LISA: Which is really what we see on the screen in front of us at the moment. It really is a cycle.

GILL: Thanks Sarah that really illustrated that cycle really well I think. Nobody can explain it as well as somebody that's been through it in such a way. So that was really great thank you. So we're moving on to other points to consider. So – and I guess this is just that substance use doesn't always just exist in isolation which I think most people that work in the sector or who have worked with people with substance use issues would be aware of. But let's just recap anyway. So there's often things like mental health concerns, there may be family and domestic violence. But I mean also there's a lot of underlying trauma of them with people that access drug and alcohol treatment services or have issues with substance use basically. And that can impact people across all – the whole spectrum of society I suppose.

But I think when you're experiencing other disadvantages such as insecure housing, intergenerational disadvantage and poverty, you know, all of these things can really be cumulative harms that just make life so much more difficult and make it much more difficult to actually get into recovery from your substance use. And can just be additional stressors for parents which impact children of course. And if this cycle is not interrupted of course children can just develop substance use issues themselves in the future as a way of coping with the feelings of helplessness and hopelessness and trauma and all those things that they've experienced through the adversities of their childhood.

So as mentioned on the slide, other co-existing complexities often include things like physical health, long term chronic physical health concerns, intellectual and learning disabilities, cognitive impairment sometimes through long term chronic use. Low educational attainment, chronic pain I think we've mentioned. Stigma is another thing to be aware of as it's such a significant barrier for parents seeking support. You know, there's such a lot of judgment really that goes with substance use issues. And that can lead people, particularly mothers I think, to actually not seek the treatment that they really need. They're just so used to being judged and there's a great fear of you know, that continuing if you go and seek support for the substance use. Mothers in my experience anyway, seem to be more harshly judged. And I think it's around the dominant discourses around the good mum. That mum's when they have babies they're automatically going to love those babies. Know how to look after them and respond to them.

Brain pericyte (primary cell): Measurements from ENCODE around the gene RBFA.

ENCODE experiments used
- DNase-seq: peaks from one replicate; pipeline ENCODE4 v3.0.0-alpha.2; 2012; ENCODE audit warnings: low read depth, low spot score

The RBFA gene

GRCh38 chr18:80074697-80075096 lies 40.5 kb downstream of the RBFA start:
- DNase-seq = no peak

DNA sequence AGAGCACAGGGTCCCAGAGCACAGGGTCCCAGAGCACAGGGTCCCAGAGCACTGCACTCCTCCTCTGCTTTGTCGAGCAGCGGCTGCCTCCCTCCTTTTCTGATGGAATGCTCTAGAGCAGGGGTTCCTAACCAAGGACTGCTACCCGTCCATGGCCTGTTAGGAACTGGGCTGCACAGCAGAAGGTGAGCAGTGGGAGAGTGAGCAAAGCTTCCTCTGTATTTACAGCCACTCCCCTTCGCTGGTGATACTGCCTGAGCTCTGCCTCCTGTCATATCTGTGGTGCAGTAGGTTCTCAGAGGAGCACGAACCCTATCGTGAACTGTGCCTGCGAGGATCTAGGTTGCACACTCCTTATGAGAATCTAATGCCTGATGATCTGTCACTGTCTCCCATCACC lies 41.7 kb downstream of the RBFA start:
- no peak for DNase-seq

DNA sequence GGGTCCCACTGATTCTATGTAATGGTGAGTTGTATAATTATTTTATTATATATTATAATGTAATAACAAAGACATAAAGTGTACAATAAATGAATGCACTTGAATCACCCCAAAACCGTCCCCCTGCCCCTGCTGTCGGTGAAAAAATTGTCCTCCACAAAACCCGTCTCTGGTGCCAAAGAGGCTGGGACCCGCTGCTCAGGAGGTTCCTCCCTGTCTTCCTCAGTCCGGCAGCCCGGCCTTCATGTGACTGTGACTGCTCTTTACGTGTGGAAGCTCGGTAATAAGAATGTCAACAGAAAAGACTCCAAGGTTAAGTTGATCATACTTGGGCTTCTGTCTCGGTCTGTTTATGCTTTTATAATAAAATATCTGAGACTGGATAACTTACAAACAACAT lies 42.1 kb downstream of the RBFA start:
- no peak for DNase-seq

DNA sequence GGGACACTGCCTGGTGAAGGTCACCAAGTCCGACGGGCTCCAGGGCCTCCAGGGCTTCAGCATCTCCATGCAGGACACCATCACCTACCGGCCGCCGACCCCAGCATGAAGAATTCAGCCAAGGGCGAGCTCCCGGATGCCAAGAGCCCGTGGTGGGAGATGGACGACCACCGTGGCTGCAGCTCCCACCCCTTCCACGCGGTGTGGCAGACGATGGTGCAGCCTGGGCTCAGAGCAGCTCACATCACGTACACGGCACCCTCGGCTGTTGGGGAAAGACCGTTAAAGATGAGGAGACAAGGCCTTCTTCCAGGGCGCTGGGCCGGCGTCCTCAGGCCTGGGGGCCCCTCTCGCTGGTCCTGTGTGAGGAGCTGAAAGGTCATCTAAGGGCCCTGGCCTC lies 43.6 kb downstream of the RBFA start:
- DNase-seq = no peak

Put all their other stresses aside and focus on the baby. And of course that's not true for many, many women. It takes – it's a big adjustment to get used to having a baby in your life. But particularly if you have underlying trauma or you've got other issues that you're coping with. You know, such as financial disadvantage. You might have to do your compliance with Centrelink and I mean these sorts of stresses are huge when you're already under the pump basically. And of course all of this will be impacting children in the family. And the way that the mother or father, actually is able to attach and bond with their child. Pregnant women of course. Pregnant women that use substances probably face the strongest judgement because there's something really confronting about seeing a woman who's pregnant using substances. Sarah, yeah, yeah definitely jump in, definitely, go ahead.